I was gifted this book at Christmas time. My oldest brother gave it to me. To this day, I’m still not sure if it was meant to get me thinking or if he just wanted to temper my hopes and dreams. The title of the book is this: The Millionaire Fastlane – Crack the Code to Wealth and Live Rich for a Lifetime. It’s written by a fella named MJ Demarco – a guy who literally went from living paycheck to paycheck to a self-made millionaire. It is a good read if you’re interested in finance type things. However, as I read this book, I ultimately came away with one great big “Aha!” moment and that is that I realized that all the greatest ways to make wealth, to be a millionaire, really don’t start with the profession of pastor.
Now, that’s fine, I knew that, and I still gleaned some interesting points from this book. One in particular I’d like to share with you today. You see, Mr. Demarco understood that the choices we make early on in life can change…everything. And so, he came up with an acronym, and I know we here at CTL love our acronyms. Here was his: WCCA. It stands for Worst Case Consequence Analysis. It’s a mouthful but it’s simpler than it sounds.
This “Worst Case Consequence Analysis” was what Mr. Demarco used to make decisions in life and it can be broken down into three questions. Question one. What is the worst-case consequence of a choice you are about to make? For instance, you decide to race somebody on a busy street in your car. What is the worst thing that could happen? You could die. Okay. Question two. What is the probability of this outcome? – stick with street racing – Well, I’ve never raced a car before in my life, so the probability of me getting in an accident and dying is x %. This isn’t looking good so far. Question three then. Is this an acceptable risk? Is my potential death worth a few minutes of adrenaline racing down a street? No. That is WCCA the “Worst Case Consequence Analysis.” Why am I sharing this with you today? Because today we find Joseph using WCCA thousands of years before Mr. Demarco put in a book.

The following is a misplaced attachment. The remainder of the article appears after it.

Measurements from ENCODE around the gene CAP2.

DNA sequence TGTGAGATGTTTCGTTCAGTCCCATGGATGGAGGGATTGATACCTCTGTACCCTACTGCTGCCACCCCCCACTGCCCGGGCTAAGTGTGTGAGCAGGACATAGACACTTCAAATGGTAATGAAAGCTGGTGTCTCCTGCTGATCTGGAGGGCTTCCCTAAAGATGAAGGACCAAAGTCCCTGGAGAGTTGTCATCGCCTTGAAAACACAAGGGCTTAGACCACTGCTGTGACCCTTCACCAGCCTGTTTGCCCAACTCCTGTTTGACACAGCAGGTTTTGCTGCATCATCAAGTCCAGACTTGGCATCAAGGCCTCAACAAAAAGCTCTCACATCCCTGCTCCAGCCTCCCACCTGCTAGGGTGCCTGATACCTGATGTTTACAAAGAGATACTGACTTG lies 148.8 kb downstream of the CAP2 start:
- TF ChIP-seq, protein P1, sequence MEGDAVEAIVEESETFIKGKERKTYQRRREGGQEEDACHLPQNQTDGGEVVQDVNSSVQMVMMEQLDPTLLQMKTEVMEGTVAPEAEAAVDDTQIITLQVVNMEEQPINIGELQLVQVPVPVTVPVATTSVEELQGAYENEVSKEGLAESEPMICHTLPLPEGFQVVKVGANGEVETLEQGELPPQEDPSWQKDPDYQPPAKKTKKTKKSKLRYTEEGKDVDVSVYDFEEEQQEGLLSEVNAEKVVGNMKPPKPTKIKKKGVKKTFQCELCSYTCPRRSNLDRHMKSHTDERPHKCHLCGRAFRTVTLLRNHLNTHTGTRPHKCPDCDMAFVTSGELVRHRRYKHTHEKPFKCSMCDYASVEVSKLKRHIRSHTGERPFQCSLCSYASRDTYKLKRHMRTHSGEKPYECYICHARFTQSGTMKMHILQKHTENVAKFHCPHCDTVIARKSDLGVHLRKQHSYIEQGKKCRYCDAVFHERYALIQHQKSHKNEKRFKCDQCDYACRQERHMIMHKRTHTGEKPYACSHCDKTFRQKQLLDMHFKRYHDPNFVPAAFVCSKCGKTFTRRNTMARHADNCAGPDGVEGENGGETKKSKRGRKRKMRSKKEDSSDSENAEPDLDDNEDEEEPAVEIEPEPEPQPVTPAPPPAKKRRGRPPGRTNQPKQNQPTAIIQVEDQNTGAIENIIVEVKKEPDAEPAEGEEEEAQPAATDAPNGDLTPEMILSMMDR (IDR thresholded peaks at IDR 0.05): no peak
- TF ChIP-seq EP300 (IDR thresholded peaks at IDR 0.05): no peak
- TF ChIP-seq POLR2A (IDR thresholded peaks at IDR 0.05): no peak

Here is Joseph, we all know him, he had some family issues. The second youngest of 12 brothers. At least ten of those brothers didn’t like him. They were jealous that their father, Jacob, favored Joseph, and so one day they threw him into a cistern and told dad that a ferocious animal devoured him – not exactly a loving family. Those same brothers later pulled Joseph out of that cistern only to sell him to some slave traders passing by. And that brings us here in chapter 39 of Genesis where Joseph, now a slave, was serving in the household of an Egyptian official named Potiphar.
It’s here that Joseph, though a slave, maybe thought things were on the up and up. We’re told earlier in the chapter that the “Lord was with Joseph” and he became head of Potiphar’s household, second only to his master. But then we get into the verse of our lesson and we find a problem, another issue. Potiphar’s wife lusted after Joseph, “Come to bed with me!” She said to him. And this desire, this request, happened daily.